[Pkg-crosswire-devel] Bibledit and Biblememorizer packages

Matthew Talbert ransom1982 at gmail.com
Wed Apr 1 22:44:01 BST 2009

> Overall trying to make 1.5.12 both a "lots of bugfixes" and a "new
> alternate versification" release may be asking too much of a single release?

There are many who would agree with that statement. However the
official answer is that 1.5.12 will have alternate versification
however long that takes.

> You could do that with the equivalent of the binaries in pkgcrosswire's
> team PPA, or some similar Debian-focused private distribution
> repository.  I'm starting to point Ubuntu folks to my own PPA for
> BibleTime, though I should switch to the pkgcrosswire PPA instead really.

We did have something like this for Debian, but discontinued it when
this group started. We may have to re-consider; however, we have very
little knowledge of Debian packaging, and we only had 32bit binaries
as it was.

> Which is fair enough, especially if others are in the same position.
> Although getting packages into Debian unstable only helps if you are
> supporting users who are knowledgeable enough to run an unstable
> release... in which case they are presumably knowledgeable enough to
> also add a private repository containing updated SWORD/Xiphos/etc packages?
> In other words, we could get to the relative ease of installation by:
>  1. Add two lines to a sources.list file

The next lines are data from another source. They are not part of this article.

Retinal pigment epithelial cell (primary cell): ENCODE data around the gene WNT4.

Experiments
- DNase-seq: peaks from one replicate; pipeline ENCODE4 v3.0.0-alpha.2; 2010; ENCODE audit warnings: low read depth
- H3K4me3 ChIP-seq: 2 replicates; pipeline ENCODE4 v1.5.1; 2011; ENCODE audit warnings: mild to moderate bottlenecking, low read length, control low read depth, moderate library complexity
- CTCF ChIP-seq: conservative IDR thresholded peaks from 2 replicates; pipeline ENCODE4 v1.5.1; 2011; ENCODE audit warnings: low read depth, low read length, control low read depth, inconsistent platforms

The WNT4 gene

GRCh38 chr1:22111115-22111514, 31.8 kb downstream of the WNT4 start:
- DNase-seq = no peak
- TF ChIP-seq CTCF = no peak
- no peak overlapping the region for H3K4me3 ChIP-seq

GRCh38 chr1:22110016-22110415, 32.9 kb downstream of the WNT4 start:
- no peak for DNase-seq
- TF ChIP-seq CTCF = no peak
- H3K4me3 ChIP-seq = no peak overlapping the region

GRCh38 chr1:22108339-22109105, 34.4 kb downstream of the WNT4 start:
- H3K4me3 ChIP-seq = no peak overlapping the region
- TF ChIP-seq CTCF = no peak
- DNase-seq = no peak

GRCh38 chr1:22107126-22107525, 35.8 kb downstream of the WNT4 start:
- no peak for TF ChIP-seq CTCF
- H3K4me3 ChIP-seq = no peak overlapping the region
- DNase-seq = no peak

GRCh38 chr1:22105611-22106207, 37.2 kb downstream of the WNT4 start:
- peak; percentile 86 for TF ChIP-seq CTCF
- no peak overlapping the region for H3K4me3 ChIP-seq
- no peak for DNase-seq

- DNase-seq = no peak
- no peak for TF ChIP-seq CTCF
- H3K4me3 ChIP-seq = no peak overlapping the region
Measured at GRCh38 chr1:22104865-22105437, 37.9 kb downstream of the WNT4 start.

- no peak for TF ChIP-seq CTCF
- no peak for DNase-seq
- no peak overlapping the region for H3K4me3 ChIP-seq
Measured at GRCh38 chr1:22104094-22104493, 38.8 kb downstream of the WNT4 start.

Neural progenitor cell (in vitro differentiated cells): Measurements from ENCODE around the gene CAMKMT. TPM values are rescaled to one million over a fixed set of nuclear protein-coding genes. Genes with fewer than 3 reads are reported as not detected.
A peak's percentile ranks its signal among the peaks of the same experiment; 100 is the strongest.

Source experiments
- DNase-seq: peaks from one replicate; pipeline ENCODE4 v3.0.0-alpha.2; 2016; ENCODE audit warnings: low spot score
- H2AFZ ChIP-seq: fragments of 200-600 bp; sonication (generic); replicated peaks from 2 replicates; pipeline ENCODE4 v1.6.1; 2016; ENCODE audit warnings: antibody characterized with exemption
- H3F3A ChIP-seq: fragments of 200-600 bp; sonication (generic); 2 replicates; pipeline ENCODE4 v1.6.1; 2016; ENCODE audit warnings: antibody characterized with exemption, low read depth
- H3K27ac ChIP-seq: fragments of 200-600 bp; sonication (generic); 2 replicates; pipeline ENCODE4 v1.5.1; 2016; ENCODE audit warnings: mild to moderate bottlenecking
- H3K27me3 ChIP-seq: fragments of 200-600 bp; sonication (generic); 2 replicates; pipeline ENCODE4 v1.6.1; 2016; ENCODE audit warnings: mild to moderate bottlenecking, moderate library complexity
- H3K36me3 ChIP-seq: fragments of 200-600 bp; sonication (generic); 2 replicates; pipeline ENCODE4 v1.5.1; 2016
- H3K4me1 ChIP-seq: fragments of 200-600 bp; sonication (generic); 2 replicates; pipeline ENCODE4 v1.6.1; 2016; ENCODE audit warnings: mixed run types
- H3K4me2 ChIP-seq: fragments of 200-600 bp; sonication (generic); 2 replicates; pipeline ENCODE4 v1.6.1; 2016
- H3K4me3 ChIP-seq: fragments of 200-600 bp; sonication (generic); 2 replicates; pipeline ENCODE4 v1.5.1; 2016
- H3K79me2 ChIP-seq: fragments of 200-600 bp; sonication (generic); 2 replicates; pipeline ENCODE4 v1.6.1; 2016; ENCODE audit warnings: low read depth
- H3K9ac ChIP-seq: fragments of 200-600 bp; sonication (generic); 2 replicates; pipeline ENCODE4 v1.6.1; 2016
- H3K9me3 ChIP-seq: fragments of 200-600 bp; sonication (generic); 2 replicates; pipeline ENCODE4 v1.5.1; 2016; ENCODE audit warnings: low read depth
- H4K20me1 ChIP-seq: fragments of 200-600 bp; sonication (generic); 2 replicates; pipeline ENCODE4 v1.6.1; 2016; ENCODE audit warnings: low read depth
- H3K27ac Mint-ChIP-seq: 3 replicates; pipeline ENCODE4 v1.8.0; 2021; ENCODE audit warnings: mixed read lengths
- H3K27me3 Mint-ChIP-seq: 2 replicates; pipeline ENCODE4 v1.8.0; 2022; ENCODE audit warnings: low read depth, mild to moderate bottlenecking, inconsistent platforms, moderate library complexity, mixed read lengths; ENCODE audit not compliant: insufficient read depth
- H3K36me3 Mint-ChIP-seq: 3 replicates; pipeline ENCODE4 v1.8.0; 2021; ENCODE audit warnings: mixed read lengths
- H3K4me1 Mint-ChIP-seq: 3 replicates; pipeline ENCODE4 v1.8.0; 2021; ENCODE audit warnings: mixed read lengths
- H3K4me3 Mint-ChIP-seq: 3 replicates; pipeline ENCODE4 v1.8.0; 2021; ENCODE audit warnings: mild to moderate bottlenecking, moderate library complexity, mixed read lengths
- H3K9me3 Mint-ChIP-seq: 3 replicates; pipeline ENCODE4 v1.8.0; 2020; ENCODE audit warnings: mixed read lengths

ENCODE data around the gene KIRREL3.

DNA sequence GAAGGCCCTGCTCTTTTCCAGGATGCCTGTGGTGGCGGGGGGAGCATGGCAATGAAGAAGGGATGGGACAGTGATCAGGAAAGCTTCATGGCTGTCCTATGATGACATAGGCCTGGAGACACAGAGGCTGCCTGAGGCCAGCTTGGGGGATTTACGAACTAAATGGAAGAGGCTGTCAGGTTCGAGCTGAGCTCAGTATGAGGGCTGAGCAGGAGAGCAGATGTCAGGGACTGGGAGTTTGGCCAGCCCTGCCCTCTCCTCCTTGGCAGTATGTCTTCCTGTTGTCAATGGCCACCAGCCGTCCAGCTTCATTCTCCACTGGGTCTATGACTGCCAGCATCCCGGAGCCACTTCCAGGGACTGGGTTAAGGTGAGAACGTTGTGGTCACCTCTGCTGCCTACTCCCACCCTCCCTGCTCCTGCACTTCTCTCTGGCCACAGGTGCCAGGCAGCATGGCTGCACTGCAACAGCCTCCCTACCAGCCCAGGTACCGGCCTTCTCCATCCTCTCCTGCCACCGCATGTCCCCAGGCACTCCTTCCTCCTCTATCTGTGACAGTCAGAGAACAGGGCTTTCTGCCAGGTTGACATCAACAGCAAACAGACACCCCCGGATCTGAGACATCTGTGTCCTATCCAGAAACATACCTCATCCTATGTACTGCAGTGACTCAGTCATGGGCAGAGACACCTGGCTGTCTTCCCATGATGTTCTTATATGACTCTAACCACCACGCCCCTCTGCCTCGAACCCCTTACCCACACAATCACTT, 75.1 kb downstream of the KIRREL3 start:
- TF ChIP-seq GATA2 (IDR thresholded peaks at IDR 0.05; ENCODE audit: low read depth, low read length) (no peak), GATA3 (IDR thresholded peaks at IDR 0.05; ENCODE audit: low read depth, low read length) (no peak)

>  2. apt-get update
>  3. apt-get install xiphos
> without actually having packages in Debian or Ubuntu.  AFAIK we are
> basically at this point now, at least for BibleTime (I've not tried it
> for Xiphos, hoping Dmitry was running with that one).

Yes, I'm satisfied as long as we can point people to somewhere with
binary packages, although it would be preferable to get them into the
distribution of course. For Xiphos with Ubuntu, the PPA has been
working great. (thanks, Dmitry)

>> ... I was a little disappointed that we didn't make it into Jaunty,
>> and would feel better if we could at least get these current packages
>> in.
> I was disappointed too, but, well, we didn't make it.  This sounds as
> though you are now suggesting a strategy (at least for Debian) closer to
> use of a private repository rather than waiting for the next official
> Debian release?  My mental model ties packaging for a given distro to
> that distro's release timetable... but maybe Debian doesn't necessarily
> fit that model?

As I said, I don't understand the Debian world very much. I use
Ubuntu, so I understand apt-get and friends, but do not know how the
stable/unstable situation really works for Debian. If someone could
help us setup a repo for Debian, that would be great. (If Launchpad
would allow Debian packages, I think that would be the best)


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